After two and a half decades in the investment-advice business, I’m still amazed by how often the same patterns repeat themselves. For example, Wall Street continues to create new – and allegedly better – ways to invest. These new, “sophisticated” methods of investing are designed around the same goals – higher return with less risk. The lessons that investors ultimately learn from this can be found in history books – there is no such thing!
In the 1980s, it was option-income strategies, followed by portfolio insurance. Both promised the upside of the stock market with limited downside. These strategies crashed and burned in the 1987 stock-market crash.
Then, government-plus funds were the rage, promising higher returns while having the safety of government securities. Neither “promise” turned out to be true.
Multi-sector bond funds made the same claims in the early 1990s. It turned out the currency-exchange risk could not be hedged as effectively as the computer models claimed it could be.
I could go on and on as strategy after strategy has failed to produce the returns promised or mitigated the risk. The pattern typically follows a huge upheaval in the market. This brings us to 2011 and the sophisticated investment du jour – the hedge fund.
Hedge funds are not new. They’ve been around a long time. What makes them the darling of today’s investment world is the 2008 panic/financial crisis and the role they played in those events. Such books as Michael Lewis’ The Big Short highlighted how some hedge funds speculated on the collapse of the mortgage bond market and made a fortune as a result of betting against the market. That is what a lot of hedge funds do. They speculate in a big way in some part of the market and to the extent they are right, as huge profits are reported. Unfortunately, this does not mean they will ever be able to repeat that success.
The argument for hedge funds today is that they diversify your risk against another stock market crash. Hedge funds have the ability to short the market so they would actually appreciate when the stock market goes down. The problem is that there is little evidence they have actually been able to do this over time and produce results that are better than investing in traditional asset classes. They generally involve: 1) using large amounts of borrowed money; 2) making concentrated bets; 3) trading excessively; and 4) relying heavily on subjective forecasts. This doesn’t sound like a way to reduce risk.
The other argument I’ve heard is that hedge funds are exclusive and only for sophisticated investors. The net-worth requirement would make them more exclusive, but that still doesn’t mean they are better investments. Some brokerage firms bundle these strategies into a fund-of-funds and market it as a way to participate in these exclusive, sophisticated strategies. The evidence so far has shown that on average, fund-of-funds have underperformed. Just because an investment is hard to get does not mean it is a good investment – or more importantly, that it is appropriate for you.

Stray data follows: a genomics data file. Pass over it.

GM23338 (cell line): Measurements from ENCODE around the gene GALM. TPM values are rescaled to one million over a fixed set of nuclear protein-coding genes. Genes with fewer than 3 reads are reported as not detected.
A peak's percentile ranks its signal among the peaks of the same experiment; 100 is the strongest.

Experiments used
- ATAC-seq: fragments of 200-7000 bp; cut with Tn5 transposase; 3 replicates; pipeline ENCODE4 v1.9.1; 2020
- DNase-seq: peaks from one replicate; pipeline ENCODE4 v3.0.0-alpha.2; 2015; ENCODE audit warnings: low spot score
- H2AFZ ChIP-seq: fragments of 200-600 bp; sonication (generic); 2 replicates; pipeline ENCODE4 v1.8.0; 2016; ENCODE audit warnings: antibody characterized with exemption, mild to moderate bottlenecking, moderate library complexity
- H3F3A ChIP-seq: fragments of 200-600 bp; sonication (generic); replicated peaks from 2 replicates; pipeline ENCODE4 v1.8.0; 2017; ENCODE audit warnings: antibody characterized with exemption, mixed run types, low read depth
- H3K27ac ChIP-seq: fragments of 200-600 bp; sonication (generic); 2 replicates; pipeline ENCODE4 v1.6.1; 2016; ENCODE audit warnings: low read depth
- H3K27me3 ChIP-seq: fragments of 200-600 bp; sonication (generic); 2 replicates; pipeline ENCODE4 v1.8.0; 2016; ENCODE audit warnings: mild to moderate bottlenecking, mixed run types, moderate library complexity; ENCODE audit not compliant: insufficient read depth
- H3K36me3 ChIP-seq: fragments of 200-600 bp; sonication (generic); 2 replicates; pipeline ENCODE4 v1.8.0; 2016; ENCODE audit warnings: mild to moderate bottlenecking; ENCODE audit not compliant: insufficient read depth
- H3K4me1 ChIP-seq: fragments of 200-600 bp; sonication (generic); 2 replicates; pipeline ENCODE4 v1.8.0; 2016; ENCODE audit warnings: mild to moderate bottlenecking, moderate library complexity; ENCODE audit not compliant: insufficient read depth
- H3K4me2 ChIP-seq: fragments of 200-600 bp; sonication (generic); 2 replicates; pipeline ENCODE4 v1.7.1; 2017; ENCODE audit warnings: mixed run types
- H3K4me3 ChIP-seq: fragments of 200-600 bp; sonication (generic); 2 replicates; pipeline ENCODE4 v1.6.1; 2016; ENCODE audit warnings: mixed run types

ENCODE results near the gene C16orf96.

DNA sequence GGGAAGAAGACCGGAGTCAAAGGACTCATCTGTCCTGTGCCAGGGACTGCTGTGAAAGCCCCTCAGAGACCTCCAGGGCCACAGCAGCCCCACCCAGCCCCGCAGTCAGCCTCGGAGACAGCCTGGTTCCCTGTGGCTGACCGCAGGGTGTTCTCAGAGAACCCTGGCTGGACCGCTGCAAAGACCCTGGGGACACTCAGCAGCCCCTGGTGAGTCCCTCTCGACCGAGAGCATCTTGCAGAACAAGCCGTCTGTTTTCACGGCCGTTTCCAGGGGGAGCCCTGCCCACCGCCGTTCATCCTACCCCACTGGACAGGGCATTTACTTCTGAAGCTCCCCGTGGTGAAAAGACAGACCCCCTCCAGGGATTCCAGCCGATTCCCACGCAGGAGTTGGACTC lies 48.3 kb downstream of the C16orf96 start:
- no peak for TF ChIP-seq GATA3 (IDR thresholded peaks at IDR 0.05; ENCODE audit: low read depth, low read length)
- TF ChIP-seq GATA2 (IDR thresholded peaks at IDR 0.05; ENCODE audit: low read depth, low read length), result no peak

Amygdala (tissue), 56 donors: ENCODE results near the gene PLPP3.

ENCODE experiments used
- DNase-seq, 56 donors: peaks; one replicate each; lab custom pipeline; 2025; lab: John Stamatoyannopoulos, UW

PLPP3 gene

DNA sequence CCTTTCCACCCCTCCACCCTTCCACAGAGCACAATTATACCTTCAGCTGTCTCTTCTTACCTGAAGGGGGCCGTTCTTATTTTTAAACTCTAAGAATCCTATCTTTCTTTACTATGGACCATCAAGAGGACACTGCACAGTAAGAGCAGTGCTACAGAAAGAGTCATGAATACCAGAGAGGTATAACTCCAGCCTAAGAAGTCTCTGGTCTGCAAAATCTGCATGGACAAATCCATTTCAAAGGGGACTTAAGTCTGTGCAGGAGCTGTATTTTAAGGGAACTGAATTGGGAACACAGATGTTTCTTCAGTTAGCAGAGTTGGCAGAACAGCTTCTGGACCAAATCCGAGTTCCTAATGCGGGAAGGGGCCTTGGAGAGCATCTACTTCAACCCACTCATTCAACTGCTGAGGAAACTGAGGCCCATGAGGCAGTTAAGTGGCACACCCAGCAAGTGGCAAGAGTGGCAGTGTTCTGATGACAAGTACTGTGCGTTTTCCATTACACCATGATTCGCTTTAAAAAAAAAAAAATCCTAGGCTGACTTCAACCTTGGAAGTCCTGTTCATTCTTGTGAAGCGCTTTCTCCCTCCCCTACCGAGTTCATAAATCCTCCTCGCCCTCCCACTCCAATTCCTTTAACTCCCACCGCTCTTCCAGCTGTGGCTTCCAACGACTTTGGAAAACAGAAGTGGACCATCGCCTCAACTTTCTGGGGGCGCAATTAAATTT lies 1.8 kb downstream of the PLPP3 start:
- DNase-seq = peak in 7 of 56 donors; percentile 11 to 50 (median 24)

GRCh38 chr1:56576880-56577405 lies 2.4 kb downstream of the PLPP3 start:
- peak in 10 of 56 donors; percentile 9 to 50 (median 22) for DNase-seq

The most common characteristics of hedge funds are
- Fees – manager compensation is high. The typical fee schedule is referred to as two and 20. This means two percent of the assets under management plus 20 percent of the profits.
- Leverage – borrowed money is often employed to magnify returns.
- Liquidity – it is a lot easier to get into a hedge fund than it is to get out. There are usually time restrictions (such as you can only withdraw your money at the end of a calendar quarter) and amount restrictions, which prevent you from taking all of your money out at one time.
I’ve been following hedge funds for years, looking for some way to track performance accurately to determine if I should recommend them to my clients. Databases on hedge funds have many problems. Managers only provide return information when they want to, which usually means only when the numbers are good. Hedge funds with poor performance are closed quickly and the results are removed from the database entirely. So far, attempts to adjust for these problems have shown that hedge-fund returns are far lower than reported.
According to the Journal of Financial Stability, the median life of a hedge fund is only 31 months. Fewer than 15 percent of hedge funds last longer than six years and 60 percent of them disappear in less than three years. Pension & Investments reported that 784 new hedge funds were started in 2009, while 1,023 existing funds were closed. The odds of picking the next successful hedge fund are probably comparable to a trip to Atlantic City. This is why I have never recommended a hedge fund to my clients.
This article originally appeared in Lancaster County magazine.